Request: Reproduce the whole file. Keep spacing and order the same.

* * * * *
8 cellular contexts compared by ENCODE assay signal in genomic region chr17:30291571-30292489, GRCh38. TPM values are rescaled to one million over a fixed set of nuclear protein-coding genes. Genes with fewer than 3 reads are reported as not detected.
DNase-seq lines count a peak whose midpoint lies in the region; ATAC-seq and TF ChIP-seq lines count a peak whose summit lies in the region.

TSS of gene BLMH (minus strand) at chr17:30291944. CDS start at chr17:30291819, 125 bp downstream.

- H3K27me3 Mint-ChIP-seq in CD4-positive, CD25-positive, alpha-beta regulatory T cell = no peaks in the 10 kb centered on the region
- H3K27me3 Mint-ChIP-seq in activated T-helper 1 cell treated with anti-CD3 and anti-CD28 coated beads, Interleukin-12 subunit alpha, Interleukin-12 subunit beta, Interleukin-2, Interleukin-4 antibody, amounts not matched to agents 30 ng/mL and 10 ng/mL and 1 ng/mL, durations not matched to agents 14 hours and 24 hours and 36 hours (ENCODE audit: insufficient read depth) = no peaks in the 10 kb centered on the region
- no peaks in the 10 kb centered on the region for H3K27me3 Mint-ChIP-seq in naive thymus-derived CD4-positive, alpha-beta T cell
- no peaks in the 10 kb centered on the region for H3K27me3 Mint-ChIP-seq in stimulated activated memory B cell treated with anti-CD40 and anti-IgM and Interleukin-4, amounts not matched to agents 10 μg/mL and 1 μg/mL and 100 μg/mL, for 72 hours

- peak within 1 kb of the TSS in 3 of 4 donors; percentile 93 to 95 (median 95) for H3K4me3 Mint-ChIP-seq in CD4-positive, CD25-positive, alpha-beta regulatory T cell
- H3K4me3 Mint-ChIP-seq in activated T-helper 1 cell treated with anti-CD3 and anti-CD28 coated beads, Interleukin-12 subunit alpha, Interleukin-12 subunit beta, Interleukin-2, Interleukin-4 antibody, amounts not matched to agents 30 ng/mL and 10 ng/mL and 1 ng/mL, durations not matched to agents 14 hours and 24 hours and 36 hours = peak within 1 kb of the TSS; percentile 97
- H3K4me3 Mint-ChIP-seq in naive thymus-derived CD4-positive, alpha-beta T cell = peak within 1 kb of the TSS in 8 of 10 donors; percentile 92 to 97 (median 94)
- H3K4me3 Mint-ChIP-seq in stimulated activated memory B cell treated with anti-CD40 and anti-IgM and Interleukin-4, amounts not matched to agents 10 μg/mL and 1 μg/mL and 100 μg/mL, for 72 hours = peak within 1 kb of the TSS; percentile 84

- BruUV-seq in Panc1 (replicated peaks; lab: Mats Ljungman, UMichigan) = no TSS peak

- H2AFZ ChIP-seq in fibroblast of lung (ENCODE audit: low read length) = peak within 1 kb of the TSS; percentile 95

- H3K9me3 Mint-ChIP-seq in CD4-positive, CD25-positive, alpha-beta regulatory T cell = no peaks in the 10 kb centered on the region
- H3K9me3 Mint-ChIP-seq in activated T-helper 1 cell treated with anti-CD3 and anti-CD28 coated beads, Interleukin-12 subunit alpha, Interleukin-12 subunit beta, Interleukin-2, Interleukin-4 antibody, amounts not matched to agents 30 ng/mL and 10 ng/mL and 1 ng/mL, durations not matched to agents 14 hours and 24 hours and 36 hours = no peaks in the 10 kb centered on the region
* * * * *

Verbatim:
8 cellular contexts compared by ENCODE assay signal in genomic region chr17:30291571-30292489, GRCh38. TPM values are rescaled to one million over a fixed set of nuclear protein-coding genes. Genes with fewer than 3 reads are reported as not detected.
DNase-seq lines count a peak whose midpoint lies in the region; ATAC-seq and TF ChIP-seq lines count a peak whose summit lies in the region.

TSS of gene BLMH (minus strand) at chr17:30291944. CDS start at chr17:30291819, 125 bp downstream.

- H3K27me3 Mint-ChIP-seq in CD4-positive, CD25-positive, alpha-beta regulatory T cell = no peaks in the 10 kb centered on the region
- H3K27me3 Mint-ChIP-seq in activated T-helper 1 cell treated with anti-CD3 and anti-CD28 coated beads, Interleukin-12 subunit alpha, Interleukin-12 subunit beta, Interleukin-2, Interleukin-4 antibody, amounts not matched to agents 30 ng/mL and 10 ng/mL and 1 ng/mL, durations not matched to agents 14 hours and 24 hours and 36 hours (ENCODE audit: insufficient read depth) = no peaks in the 10 kb centered on the region
- no peaks in the 10 kb centered on the region for H3K27me3 Mint-ChIP-seq in naive thymus-derived CD4-positive, alpha-beta T cell
- no peaks in the 10 kb centered on the region for H3K27me3 Mint-ChIP-seq in stimulated activated memory B cell treated with anti-CD40 and anti-IgM and Interleukin-4, amounts not matched to agents 10 μg/mL and 1 μg/mL and 100 μg/mL, for 72 hours

- peak within 1 kb of the TSS in 3 of 4 donors; percentile 93 to 95 (median 95) for H3K4me3 Mint-ChIP-seq in CD4-positive, CD25-positive, alpha-beta regulatory T cell
- H3K4me3 Mint-ChIP-seq in activated T-helper 1 cell treated with anti-CD3 and anti-CD28 coated beads, Interleukin-12 subunit alpha, Interleukin-12 subunit beta, Interleukin-2, Interleukin-4 antibody, amounts not matched to agents 30 ng/mL and 10 ng/mL and 1 ng/mL, durations not matched to agents 14 hours and 24 hours and 36 hours = peak within 1 kb of the TSS; percentile 97
- H3K4me3 Mint-ChIP-seq in naive thymus-derived CD4-positive, alpha-beta T cell = peak within 1 kb of the TSS in 8 of 10 donors; percentile 92 to 97 (median 94)
- H3K4me3 Mint-ChIP-seq in stimulated activated memory B cell treated with anti-CD40 and anti-IgM and Interleukin-4, amounts not matched to agents 10 μg/mL and 1 μg/mL and 100 μg/mL, for 72 hours = peak within 1 kb of the TSS; percentile 84

- BruUV-seq in Panc1 (replicated peaks; lab: Mats Ljungman, UMichigan) = no TSS peak

- H2AFZ ChIP-seq in fibroblast of lung (ENCODE audit: low read length) = peak within 1 kb of the TSS; percentile 95

- H3K9me3 Mint-ChIP-seq in CD4-positive, CD25-positive, alpha-beta regulatory T cell = no peaks in the 10 kb centered on the region
- H3K9me3 Mint-ChIP-seq in activated T-helper 1 cell treated with anti-CD3 and anti-CD28 coated beads, Interleukin-12 subunit alpha, Interleukin-12 subunit beta, Interleukin-2, Interleukin-4 antibody, amounts not matched to agents 30 ng/mL and 10 ng/mL and 1 ng/mL, durations not matched to agents 14 hours and 24 hours and 36 hours = no peaks in the 10 kb centered on the region